European energy giant Royal Dutch Shell said it would appeal a Dutch court’s ruling that ordered the company to reduce its carbon emissions by net 45% by 2030 from 2019 levels.
The lawsuit against Shell filed by a group of environmental NGOs, including Greenpeace and Friends of the Earth Netherlands claimed that the policy-setting head of the Shell group had acted unlawfully and actions taken were not sufficient to reduce CO2 emissions.
Filed in April 2019, the lawsuit claims that Shell’s growing investments in the production of fossil fuels constitutes a threat to human rights.
'The court orders Royal Dutch Shell, by means of its corporate policy, to reduce its CO2 emissions by 45% by 2030 with respect to the level of 2019 for the Shell group and the suppliers and customers of the group,' the court ruling read on Wednesday.
In response to the court decision, the company said as urgent action is needed on climate change, it has accelerated efforts to become a net-zero emissions energy company by 2050, “in step with society, with short-term targets to track our progress.'
“We are investing billions of dollars in low-carbon energy, including electric vehicle charging, hydrogen, renewables and biofuels. We want to grow demand for these products and scale up our new energy businesses even more quickly,” Harry Brekelmans, projects and technology director of Royal Dutch Shell, was quoted as saying in the statement.
Vowing to continue to focus on these efforts, Shell said it would appeal the Dutch court’s “disappointing court decision.”
The company said it would work with its suppliers, customers and other partners in reducing their emissions and continue to engage in dialogue with NGOs, industry partners, governments, academia, shareholders and wider society.
-Shell says ‘structural change’ needed to achieve zero-carbon energy
In a statement on April 15, Shell announced its aim to incrementally reduce production from oil and gas reservoirs at a rate of around 5% per year across the oil and gas industry as part of its 2021 energy transition strategy.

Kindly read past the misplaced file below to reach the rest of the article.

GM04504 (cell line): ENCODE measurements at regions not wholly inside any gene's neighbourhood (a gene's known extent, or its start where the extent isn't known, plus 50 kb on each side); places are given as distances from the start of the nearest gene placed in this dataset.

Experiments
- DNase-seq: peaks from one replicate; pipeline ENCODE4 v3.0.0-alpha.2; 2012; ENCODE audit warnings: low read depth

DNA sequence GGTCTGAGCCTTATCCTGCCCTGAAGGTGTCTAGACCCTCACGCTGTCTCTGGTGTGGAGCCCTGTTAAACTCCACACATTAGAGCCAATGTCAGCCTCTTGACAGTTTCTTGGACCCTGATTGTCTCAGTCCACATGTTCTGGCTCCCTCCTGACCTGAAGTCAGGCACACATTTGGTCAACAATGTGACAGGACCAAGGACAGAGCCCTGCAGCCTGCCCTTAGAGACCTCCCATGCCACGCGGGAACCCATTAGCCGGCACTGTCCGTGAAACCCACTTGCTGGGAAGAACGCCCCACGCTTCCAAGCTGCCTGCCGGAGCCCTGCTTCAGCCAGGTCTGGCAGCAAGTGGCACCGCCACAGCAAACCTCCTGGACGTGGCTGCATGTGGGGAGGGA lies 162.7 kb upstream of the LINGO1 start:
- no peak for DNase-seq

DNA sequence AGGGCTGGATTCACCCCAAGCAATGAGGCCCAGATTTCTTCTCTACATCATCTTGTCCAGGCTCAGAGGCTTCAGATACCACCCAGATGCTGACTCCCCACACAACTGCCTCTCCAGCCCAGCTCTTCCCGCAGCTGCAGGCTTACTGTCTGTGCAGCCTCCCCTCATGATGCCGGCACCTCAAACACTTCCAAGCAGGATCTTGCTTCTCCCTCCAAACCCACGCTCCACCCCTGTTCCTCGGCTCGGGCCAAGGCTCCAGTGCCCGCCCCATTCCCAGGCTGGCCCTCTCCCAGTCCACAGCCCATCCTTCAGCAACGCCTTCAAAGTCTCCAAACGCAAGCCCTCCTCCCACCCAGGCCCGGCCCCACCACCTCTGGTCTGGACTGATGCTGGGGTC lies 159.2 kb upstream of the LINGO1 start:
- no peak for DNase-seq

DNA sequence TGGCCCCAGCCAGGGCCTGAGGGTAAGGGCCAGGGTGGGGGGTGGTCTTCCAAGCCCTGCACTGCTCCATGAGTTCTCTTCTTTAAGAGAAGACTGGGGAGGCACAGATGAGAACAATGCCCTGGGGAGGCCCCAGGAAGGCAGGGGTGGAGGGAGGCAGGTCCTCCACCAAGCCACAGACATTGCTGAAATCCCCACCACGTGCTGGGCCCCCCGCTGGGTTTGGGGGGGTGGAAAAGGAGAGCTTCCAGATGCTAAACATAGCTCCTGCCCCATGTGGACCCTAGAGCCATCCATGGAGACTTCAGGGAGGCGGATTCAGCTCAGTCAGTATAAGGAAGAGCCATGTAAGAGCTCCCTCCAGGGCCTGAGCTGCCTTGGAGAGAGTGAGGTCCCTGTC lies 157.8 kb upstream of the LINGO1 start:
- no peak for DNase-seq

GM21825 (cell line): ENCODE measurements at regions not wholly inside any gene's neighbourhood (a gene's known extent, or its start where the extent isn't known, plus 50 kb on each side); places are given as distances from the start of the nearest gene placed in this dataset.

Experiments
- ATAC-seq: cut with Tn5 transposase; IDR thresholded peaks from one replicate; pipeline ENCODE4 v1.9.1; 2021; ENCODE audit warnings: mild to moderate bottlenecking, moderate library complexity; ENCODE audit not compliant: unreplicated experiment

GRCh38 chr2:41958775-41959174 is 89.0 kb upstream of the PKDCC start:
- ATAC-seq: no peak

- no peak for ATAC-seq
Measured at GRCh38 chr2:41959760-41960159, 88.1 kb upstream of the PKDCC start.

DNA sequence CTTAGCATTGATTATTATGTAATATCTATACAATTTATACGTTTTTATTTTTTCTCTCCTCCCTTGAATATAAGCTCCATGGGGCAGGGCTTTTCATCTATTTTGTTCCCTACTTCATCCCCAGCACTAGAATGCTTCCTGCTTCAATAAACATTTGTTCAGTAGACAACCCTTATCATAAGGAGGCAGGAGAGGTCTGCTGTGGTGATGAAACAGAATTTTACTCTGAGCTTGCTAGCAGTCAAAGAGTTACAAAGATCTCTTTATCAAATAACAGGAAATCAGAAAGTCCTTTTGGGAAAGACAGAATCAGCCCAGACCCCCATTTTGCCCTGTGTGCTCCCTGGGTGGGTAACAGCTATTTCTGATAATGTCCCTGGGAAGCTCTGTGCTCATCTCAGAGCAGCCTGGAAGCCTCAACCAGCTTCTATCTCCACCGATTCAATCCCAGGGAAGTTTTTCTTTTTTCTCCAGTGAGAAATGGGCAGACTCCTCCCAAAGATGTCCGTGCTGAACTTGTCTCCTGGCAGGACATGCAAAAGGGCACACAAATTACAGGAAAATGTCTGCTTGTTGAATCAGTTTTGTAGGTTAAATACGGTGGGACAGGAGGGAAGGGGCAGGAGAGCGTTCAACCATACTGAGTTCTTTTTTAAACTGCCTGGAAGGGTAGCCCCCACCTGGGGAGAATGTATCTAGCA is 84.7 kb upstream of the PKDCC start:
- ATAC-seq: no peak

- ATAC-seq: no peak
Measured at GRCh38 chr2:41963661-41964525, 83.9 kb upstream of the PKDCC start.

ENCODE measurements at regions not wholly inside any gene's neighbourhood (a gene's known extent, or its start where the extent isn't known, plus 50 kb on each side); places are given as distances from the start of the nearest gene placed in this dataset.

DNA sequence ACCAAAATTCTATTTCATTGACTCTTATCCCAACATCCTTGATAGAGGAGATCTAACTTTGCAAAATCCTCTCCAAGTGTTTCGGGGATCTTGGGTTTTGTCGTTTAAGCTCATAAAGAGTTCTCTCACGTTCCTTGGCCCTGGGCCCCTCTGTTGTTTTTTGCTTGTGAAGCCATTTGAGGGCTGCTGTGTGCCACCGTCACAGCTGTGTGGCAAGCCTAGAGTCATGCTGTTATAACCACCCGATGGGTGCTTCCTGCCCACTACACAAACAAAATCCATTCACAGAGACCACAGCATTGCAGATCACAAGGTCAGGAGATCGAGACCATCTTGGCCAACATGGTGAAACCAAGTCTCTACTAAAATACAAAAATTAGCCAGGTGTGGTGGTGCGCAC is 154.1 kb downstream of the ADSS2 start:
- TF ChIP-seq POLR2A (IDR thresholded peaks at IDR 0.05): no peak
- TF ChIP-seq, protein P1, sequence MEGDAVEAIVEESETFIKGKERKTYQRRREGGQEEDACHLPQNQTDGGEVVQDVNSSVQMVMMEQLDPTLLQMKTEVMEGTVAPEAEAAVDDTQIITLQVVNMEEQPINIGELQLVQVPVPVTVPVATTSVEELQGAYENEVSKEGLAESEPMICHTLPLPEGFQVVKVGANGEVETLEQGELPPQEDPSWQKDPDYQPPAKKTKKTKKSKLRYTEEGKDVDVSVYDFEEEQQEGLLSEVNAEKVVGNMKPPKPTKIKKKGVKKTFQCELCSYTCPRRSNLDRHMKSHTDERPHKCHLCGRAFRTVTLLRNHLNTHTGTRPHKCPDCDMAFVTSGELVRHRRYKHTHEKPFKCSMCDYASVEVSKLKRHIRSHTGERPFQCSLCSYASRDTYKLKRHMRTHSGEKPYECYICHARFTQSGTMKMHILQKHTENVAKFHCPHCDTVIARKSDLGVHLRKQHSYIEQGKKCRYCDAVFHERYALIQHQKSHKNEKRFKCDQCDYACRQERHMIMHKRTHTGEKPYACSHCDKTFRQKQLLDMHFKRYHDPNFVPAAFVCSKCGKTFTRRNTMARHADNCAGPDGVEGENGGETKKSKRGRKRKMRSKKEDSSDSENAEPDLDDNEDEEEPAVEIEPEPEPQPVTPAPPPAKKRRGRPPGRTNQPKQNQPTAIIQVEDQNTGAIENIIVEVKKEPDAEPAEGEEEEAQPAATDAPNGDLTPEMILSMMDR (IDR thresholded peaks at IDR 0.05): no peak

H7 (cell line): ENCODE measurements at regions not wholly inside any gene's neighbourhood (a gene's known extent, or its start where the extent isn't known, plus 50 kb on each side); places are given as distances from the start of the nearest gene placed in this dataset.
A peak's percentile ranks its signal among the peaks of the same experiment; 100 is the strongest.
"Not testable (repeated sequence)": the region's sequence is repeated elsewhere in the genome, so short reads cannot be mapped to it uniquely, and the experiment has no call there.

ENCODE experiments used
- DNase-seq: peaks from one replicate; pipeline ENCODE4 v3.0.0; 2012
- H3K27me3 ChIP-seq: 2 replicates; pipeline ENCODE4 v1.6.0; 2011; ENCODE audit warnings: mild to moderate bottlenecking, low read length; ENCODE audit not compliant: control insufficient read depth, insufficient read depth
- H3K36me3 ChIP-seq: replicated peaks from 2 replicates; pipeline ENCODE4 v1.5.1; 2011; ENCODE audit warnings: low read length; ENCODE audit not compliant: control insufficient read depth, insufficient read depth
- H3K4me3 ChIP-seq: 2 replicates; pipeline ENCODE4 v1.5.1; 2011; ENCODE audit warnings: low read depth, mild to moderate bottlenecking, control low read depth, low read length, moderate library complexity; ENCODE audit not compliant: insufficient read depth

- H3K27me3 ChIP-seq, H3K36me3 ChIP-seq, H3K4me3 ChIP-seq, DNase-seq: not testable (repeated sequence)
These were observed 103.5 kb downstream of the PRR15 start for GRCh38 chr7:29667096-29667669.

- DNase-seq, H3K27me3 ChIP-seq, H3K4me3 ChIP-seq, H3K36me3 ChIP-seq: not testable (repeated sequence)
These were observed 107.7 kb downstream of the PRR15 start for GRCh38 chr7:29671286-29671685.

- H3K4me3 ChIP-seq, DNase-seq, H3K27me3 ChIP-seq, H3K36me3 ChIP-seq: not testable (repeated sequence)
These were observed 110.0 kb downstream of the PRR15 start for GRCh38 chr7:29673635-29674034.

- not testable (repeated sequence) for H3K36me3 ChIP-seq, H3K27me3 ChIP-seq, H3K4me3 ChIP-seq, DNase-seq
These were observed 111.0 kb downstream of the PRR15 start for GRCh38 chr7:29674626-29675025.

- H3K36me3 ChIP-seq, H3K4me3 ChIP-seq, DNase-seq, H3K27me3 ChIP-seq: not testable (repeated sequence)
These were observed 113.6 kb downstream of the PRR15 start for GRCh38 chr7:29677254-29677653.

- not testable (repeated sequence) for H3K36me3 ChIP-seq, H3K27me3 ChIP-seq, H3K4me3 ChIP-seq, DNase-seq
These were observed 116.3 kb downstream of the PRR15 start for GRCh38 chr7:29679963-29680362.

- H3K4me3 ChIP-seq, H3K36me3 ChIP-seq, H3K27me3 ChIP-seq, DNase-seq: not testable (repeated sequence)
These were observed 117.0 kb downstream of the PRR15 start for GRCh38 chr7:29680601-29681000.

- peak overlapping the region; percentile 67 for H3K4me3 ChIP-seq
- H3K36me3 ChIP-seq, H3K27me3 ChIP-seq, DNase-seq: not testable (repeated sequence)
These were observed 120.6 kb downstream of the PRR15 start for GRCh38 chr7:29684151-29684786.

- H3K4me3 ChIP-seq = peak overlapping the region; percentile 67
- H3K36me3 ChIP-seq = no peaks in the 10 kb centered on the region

The announcement reflects the company’s long-term goal to become a net-zero emissions energy business by 2050, in step with society’s progress towards the Paris Agreement goal of limiting the increase in the average global temperature to 1.5°C.
'More than 90% of our emissions come from the use of the fuels and other energy products we sell, so we must also work with our customers to reduce their emissions when that energy is used. That means offering them the low-carbon products and services they need such as renewable electricity, biofuels, hydrogen, carbon capture and storage and nature-based offsets,' Shell said.
In line with this purpose, the company plans to limit its investments in the upstream sector and expects a gradual decline of about 1-2% a year in oil production investments through to 2030, including divestments. Instead, the company plans to maintain its investments in its transition businesses.
To reach this aim, the company plans to reduce annual spending on exploration from around $2.2 billion in 2015 to around $1.5 billion between 2021 and 2025.
After benefitting from what the company described as 'attractive exploration opportunities' in the first half of this decade, it said it would halt entries into new frontier exploration positions after 2025.
It also expects to keep the share of gas in its hydrocarbon production at 55% by 2030.
Shell said decarbonizing the energy system requires a structural change in the end-use of energy, as well as changes to the supply of energy products. It requires energy users to improve, update or replace equipment so that they can use carbon-based energy more efficiently, or switch to low- and zero-carbon energy.
Among the six levers the company has set to decarbonize energy in the short, medium and long term are; pursuing operational efficiency in its assets, shifting to natural gas, growing a low-carbon power business, providing low-carbon fuels such as biofuels and hydrogen, developing carbon capture and storage, and using natural sinks.
The company also said the transition to low-carbon energy needs to be in line with the demand of end-users without moving 'too far ahead of society.'
By Sibel Morrow